The stars of Shark Week, great white sharks, are in trouble off the coast of California. Unfortunately, a recent scientific estimate of this population showed less than 350 adult great white sharks left in the population found off the US west coast, putting this important great white population in serious danger of going extinct. The famous white sharks of the Farallon Islands and Guadalupe Island could disappear completely.
White sharks, some scientists believe, first migrated to California from Australia almost 200,000 years ago. They stayed put, and through that geographic isolation became genetically unique from the Australian population and other great white shark populations around the world.
Little is known about how great white sharks reproduce or where they give birth. But we do know that every pup is very important to the future of the species because great whites grow very slowly and have very few pups over their lifetime. And, we also know that soon after the sharks are born they tend to congregate around underwater canyons off the Southern California Coast and across the border into Mexican waters. These canyons are rich with fish and serve as a nursery for the young to grow up in. A newborn great white shark is born ready for the ocean -- about six feet long with rows of razor sharp teeth and powerful jaws. They differ from adult great whites in that they primarily eat fish, as they are not big enough to eat seals or sea lions.
In Southern California, gillnetters catch California halibut, yellowtail, white sea bass, thresher sharks and swordfish. Gillnets can be anchored in place or drift with ocean currents. Some drift gillnets can reach nearly a mile long, and are designed to catch fish by entangling them. The fishermen catch the white sea bass and swordfish this way but they also incidentally catch other fish -- including young great white sharks who swim into the nets when migrating or chasing after a meal. Once caught in the net the sharks often die. Of the reported fishery interactions in the past 30 years, there have been an average of at least 10 white shark interactions per year and over 80% of the great white sharks caught in their nursery grounds are caught by these gillnetters. However, these are only reported interactions, and the actual bycatch is likely much higher. Fishermen are not allowed legally to target or sell these sharks; but, there is no law prohibiting gillnetters from setting their nets in great white nursery grounds, nor are there limits on the bycatch of white sharks in U.S. or Mexican fisheries.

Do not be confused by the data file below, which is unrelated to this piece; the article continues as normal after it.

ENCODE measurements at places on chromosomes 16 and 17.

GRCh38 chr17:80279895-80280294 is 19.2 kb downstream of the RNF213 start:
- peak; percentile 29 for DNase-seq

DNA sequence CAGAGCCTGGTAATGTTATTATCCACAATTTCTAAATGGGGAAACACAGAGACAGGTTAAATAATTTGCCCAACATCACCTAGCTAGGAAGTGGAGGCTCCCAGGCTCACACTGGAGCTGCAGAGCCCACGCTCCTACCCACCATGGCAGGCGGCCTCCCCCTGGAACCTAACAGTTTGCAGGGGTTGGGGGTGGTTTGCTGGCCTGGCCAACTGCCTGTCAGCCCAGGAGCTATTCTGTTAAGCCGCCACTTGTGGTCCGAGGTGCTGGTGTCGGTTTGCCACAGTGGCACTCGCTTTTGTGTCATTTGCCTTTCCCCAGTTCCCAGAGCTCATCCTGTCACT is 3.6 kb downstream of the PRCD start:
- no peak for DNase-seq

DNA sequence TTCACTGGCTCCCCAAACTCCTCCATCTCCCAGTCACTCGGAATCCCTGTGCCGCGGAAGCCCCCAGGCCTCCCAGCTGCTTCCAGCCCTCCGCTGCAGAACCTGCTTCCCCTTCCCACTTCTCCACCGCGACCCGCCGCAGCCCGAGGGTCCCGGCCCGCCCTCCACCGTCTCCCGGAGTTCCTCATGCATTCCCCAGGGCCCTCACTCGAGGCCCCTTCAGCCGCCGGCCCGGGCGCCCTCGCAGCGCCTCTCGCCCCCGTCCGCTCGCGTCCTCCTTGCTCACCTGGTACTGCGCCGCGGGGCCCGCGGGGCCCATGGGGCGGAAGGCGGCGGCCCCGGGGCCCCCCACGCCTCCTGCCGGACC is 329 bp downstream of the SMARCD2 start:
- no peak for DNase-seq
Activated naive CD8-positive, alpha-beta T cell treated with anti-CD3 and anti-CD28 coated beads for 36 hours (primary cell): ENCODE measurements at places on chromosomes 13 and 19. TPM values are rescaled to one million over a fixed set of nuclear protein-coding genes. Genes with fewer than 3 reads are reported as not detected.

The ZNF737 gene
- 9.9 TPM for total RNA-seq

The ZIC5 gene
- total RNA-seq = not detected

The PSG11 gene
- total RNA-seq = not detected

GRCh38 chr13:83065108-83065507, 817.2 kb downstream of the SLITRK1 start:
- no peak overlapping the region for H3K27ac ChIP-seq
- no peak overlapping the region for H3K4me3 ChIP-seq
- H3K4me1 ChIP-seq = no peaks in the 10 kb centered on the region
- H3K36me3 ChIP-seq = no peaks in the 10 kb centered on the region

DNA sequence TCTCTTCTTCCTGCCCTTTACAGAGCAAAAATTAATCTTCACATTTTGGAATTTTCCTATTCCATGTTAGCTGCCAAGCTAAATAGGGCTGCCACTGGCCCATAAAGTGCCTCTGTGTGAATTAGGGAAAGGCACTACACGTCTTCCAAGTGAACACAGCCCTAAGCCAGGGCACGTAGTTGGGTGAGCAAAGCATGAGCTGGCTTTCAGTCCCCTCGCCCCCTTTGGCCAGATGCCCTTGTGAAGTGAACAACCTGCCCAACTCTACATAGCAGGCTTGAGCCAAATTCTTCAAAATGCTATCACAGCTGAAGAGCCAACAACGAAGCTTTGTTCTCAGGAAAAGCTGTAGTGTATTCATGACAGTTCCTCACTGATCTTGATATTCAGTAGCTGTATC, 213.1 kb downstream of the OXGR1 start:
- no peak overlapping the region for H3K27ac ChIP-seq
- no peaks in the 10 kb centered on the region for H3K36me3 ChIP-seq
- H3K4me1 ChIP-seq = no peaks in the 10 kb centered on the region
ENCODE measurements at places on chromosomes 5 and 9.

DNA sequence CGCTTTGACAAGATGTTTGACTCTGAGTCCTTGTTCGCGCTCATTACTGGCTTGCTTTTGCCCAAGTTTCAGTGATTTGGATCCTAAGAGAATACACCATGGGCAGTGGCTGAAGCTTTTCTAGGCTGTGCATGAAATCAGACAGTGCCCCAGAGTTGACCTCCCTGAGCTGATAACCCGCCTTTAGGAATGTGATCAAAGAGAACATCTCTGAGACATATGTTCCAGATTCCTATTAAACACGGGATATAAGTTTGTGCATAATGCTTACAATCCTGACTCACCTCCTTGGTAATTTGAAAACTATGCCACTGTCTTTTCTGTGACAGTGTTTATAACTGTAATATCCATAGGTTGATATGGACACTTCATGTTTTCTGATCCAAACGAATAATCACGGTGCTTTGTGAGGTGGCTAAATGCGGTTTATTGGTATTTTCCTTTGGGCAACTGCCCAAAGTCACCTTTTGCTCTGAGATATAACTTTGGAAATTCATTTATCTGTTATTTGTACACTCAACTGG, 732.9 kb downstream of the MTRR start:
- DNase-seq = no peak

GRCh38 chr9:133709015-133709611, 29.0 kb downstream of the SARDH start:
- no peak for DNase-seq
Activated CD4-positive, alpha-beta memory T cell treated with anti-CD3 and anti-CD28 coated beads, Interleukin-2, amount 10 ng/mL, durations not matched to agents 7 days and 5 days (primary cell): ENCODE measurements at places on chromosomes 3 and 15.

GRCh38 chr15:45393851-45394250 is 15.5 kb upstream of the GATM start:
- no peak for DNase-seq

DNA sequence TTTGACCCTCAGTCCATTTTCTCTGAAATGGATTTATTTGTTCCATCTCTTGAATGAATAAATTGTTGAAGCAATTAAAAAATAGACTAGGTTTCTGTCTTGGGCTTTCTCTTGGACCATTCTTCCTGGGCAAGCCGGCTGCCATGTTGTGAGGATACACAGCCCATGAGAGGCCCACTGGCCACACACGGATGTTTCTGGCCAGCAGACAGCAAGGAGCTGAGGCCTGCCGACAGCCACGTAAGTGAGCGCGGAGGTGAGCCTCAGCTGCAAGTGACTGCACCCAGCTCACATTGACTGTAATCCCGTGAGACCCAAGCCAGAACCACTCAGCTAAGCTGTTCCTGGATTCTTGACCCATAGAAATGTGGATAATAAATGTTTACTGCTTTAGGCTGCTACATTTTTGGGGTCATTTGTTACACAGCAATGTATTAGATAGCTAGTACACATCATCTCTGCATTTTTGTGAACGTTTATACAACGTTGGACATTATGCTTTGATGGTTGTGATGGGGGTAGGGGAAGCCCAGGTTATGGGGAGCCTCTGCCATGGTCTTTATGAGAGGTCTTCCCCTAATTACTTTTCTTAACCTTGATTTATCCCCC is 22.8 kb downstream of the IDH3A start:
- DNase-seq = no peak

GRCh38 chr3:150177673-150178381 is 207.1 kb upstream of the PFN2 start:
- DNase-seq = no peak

Great whites have survived for millions of years, surviving mass extinctions and rightfully earning their top spot as apex ocean predators. But unless we increase protections for them, they may not survive much longer.
In an effort to save these sharks, Oceana, Center for Biological Diversity, and Shark Stewards filed a petition last week to list this important population of great whites as endangered species. The classification would bring with it protections and additional research dollars for this dangerously low population and Oceana is collecting signatures in support of this petition to help secure a victory. Although California does have rules against catching and selling great white sharks and has recently banned the shark fin trade (thanks in part to Oceana), they haven't done enough to stop this capture of young great whites as bycatch. And, this new listing would help.
Shark Week is a great time to get involved. Tune in on August 16th to see actor and Oceana board member Ted Danson narrate Great White Highway a show about the mysterious lives of great whites in California and find out more about how you can help protect them at www.oceana.org/sharkweek.
Follow Andrew Sharpless on Twitter: www.twitter.com/Oceana_Andy